The Ministry of National Defense and the Coast Guard Administration (CGA) will hold a joint military exercise in the overlapping waters of Taiwan and the Philippines this week, Deputy Minister of National Defense Andrew Yang (楊念祖) said yesterday.
Taiwan’s naval forces are more than a match for the Philippine Navy, Yang said, amid a dispute over the killing of a Taiwanese fisherman by personnel aboard a Philippine Coast Guard vessel on Thursday last week.
“We without a doubt have adequate forces [against the Philippines],” he said.
Photo: CNA, courtesy of the Coast Guard Administration
Yang told lawmakers at a meeting of the legislature’s Foreign Affairs and National Defense Committee that the ministry may hold a large-scale military exercise with the CGA this month. He did not elaborate.
Lawmakers threw their support behind the planned exercise as they adopted a resolution demanding that the drill utilize the coast guard’s 2,000-tonne Hsinbei vessel, the first CGA patrol boat equipped with a 40mm anti-aircraft cannon, as well as navy destroyers and frigates.
The combined exercise would be held in waters about 164 nautical miles (304km) southeast of the southernmost tip of Taiwan, where the 15-tonne Taiwanese fishing boat Kuang Ta Hsing No. 28 was attacked by a Philippine Coast Guard vessel, leading to the death of Taiwanese fisherman Hung Shih-cheng (洪石成).
If the Philippines fails to respond to the ultimatum by Taiwan regarding the incident, the ministry and the CGA should disperse fishing boats from the Philippines in waters within the 200-nautical mile (370km) exclusive economic zone claimed by Taiwan, carry out onboard checks or detain the boats, the resolution said.
Following the incident, the navy on Sunday dispatched a LaFayette-class frigate to join three coast guard ships to patrol the waters.
On Thursday, a Kidd-class destroyer and a Cheng Kung class frigate are to be dispatched to join two coast guard ships already patrolling the Bashi Channel for training operations, Yang said.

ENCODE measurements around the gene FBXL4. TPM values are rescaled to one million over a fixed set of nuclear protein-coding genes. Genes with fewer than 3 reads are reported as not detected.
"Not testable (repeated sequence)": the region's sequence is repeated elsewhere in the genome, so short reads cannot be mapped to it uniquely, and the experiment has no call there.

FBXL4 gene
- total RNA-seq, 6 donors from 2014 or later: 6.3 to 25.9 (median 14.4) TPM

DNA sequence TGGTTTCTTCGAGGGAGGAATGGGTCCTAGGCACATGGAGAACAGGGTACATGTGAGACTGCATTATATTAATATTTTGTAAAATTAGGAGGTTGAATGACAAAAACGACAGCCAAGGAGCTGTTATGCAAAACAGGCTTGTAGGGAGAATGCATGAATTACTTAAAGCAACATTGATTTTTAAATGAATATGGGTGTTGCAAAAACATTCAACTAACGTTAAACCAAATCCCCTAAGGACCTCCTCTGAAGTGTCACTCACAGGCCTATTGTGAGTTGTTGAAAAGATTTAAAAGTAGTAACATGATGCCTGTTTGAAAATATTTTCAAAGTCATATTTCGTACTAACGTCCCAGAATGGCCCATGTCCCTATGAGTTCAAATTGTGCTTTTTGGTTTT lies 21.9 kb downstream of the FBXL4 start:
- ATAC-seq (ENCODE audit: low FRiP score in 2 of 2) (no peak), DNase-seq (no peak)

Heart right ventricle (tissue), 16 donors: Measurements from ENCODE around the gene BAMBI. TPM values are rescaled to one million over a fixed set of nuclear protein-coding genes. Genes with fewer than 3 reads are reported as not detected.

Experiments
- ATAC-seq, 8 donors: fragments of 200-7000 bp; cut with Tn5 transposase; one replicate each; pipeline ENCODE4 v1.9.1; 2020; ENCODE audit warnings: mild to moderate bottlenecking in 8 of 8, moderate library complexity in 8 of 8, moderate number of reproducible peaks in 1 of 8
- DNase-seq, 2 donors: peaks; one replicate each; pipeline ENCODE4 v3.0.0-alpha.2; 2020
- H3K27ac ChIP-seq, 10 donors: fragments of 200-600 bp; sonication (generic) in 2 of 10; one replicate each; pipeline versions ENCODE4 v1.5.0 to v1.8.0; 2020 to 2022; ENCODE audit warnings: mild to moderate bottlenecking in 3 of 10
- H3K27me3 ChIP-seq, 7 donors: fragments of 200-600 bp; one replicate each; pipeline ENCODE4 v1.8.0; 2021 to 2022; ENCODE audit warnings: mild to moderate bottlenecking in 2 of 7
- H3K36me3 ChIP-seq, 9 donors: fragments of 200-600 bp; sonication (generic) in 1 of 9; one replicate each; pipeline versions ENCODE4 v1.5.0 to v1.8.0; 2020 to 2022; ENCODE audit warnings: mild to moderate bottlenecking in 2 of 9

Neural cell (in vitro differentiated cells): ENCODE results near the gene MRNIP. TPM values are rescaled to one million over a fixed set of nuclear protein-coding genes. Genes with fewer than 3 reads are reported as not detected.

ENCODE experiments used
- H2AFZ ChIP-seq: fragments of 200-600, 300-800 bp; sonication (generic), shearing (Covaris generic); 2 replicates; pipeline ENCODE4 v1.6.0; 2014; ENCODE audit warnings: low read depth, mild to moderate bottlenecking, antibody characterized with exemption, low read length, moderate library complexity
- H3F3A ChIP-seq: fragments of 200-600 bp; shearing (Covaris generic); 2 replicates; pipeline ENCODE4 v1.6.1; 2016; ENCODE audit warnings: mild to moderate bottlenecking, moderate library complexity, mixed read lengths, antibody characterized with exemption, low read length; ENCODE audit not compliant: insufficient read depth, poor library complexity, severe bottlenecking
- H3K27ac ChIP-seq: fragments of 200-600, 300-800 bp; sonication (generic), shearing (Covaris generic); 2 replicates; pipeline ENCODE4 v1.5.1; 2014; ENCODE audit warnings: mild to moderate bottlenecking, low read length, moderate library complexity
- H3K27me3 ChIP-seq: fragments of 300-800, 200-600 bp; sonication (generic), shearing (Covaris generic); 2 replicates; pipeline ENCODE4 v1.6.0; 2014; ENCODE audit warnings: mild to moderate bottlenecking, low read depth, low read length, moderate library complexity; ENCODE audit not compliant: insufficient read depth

While the CGA will continue to serve as the frontline force to protect fishing boats, the military will offer full backup and support, Yang said.
Activities involving the use of firearms by national defense forces require authorization by the minister of defense.
“Yes, we are ready. The ministry will authorize the use of force” if coast guard ships are attacked by the Philippine Navy, Yang said, in response to a question by Chinese Nationalist Party (KMT) Legislator Lin Yu-fang (林郁方).
CGA Deputy Minister Cheng Chang-hsiung (鄭樟雄) said coast guard personnel have been authorized to use machine guns or rifles, but not 20mm cannons or other heavier weapons, which would require further authorization from the Coast Guard Administration minister.
Cheng said the CGA is also considering installing more 40mm cannons on coast guard vessels.
According to the CGA, the Kuang Ta Hsing No. 28 was operating 1.8 nautical miles (3.3km) beyond the temporary law enforcement line when it was confronted by the Philippine Coast Guard and left disabled within the enforcement line.
At a meeting of the legislature’s Internal Administration Committee, CGA Minister Wang Jinn-wang (王進旺) and Council of Agriculture Deputy Minister Hu Sing-hwa (胡興華) both agreed to consider expanding the line further southward.
Navy Chief of Staff Vice Admiral Hsu Pei-shan (許培山) said the navy’s first attack should be authorized by the minister of defense.